St. Mary Orthodox Church

Cambridge, MA

The Parable of the Two Sons

Sermon preached by Andrea Popa on Sunday, March 3, 2013

In the name of the Father, of the Son, and of the Holy Spirit, One God.  Amen.

Today is called the Sunday of the Prodigal Son but if you look at the Biblical passage for just a moment you'll see it starts the story by saying, "A certain man had two sons." Two sons.

This story appears in a series of parables told by Jesus:

  • The lost sheep
  • The lost coin
  • The two sons
  • The unjust steward

Each story was meant to illustrate, to reveal a new truth about the kingdom of God, to those who had ears to hear.

In this particular tale, we meet a younger son, who asks for his share of the inheritance while his father is still in life. He breaks the seal on his father's will, cashes in his father's 401(k), and withdraws accounts before they reach maturity. With his pockets full and bridges burned he ventures off to a faraway land and squanders his riches, leading a life of debauchery... And distance. 

While life is good for a while, his luck eventually runs dry and his money runs out. He finds himself without a dime and without food, feeding swine for some small pay.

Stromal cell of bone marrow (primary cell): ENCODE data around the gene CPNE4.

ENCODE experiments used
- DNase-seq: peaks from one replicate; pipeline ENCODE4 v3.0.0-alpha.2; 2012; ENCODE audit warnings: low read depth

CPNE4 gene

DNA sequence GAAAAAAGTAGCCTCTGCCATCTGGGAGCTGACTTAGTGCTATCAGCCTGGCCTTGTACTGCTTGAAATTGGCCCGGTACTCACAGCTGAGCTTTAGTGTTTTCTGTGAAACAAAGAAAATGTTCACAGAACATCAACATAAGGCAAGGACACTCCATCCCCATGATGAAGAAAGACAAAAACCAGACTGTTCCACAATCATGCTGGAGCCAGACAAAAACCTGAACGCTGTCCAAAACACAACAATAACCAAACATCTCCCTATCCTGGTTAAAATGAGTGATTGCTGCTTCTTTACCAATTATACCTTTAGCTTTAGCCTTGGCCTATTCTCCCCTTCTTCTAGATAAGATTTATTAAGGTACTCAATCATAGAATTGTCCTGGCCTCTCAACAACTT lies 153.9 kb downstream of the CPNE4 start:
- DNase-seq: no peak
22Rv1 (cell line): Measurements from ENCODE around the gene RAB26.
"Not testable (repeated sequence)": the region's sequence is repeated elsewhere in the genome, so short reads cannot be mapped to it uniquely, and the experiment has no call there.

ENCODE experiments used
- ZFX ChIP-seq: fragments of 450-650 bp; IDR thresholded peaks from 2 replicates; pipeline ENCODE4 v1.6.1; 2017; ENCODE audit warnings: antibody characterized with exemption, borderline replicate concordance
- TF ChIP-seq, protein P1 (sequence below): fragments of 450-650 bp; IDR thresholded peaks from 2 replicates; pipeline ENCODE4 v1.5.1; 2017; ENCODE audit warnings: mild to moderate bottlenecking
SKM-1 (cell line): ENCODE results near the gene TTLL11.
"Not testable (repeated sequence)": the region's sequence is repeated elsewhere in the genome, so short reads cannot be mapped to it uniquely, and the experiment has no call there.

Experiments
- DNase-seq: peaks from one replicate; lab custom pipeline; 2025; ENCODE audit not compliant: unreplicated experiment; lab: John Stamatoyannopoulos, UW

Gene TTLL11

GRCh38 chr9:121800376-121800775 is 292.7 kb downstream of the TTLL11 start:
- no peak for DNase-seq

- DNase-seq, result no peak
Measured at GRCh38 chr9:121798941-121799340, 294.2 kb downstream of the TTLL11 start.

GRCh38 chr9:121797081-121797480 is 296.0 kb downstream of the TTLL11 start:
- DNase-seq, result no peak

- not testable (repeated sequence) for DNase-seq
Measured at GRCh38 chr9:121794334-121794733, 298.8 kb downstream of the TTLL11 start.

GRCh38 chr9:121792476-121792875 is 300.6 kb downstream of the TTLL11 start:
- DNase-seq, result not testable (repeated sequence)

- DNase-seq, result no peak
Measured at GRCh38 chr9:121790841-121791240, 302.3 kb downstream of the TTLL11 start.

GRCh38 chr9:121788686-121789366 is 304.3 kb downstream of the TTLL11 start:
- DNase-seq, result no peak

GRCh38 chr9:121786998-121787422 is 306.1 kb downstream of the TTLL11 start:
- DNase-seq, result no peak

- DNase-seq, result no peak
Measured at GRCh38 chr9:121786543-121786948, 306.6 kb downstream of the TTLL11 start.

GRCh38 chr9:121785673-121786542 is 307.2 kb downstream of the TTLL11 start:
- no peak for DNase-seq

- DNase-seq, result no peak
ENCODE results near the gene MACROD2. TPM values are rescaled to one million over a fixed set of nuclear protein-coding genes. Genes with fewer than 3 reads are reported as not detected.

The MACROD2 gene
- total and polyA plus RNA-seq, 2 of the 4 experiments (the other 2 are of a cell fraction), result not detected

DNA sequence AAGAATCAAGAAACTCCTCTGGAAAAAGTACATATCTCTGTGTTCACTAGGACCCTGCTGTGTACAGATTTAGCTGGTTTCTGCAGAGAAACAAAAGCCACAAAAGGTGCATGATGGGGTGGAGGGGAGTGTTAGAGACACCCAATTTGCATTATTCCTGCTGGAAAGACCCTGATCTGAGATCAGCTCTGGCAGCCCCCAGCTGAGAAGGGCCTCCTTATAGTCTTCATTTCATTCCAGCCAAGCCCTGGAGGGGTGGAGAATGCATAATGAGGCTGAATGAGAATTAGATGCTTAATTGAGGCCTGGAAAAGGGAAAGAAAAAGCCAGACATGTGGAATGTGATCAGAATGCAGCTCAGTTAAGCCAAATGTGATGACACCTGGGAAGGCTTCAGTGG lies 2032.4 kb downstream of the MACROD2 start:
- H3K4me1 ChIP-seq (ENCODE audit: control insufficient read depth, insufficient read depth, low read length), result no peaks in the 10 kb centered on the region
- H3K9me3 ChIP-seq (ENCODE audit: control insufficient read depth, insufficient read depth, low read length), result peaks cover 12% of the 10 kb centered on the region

For me as a parent reading this account, the tragedy of the tale that most resonates with me is not that the son traveled far or even that he made poor life decisions but that he turned his back on a father who so obviously loved him. He traded reward for relationship. When we dream of worldly success, or even, if we obsess over the streets of gold awaiting us in the afterlife, we are missing the point, missing the relational journey that should be heaven to us - not after death, but now and here.

At his lowest point, the younger son standing in the pig sty, reflects on his predicament and comes to his senses. I'm guessing smell was first.

He remembers his status, that he is the son of a rich and kind man. He remembers the abundance in his father's house and that he doesn't have to be living in squalor.

He returns home.

While he is still a long way off, his father sees him at a distance and runs to welcome him. The father orders his servants to dress his son in fine robes and to prepare the fatted calf in celebration of his son's homecoming. Fr. Calivas, Prof. (now Emeritus) of Liturgics at Holy Cross Greek Orthodox School of Theology, points out, “The reconciliation of the son to the father is immediate. The son is re-vested with his baptismal robe. By putting the ring on his finger his human dignity is restored...”

The older brother on hearing of this reception responds in jealousy and in anger. He has been here all along, he didn't spend his father's inheritance, and yet, no fatted calf was offered for him.

As we consider the older son's reaction, I would suggest that the older son is not an opposite of the younger son but the same. While he did not travel physical miles from home, he too has allowed distance to grow in his relationship with his father. While the younger brother recognizes his distance, the older brother, does not.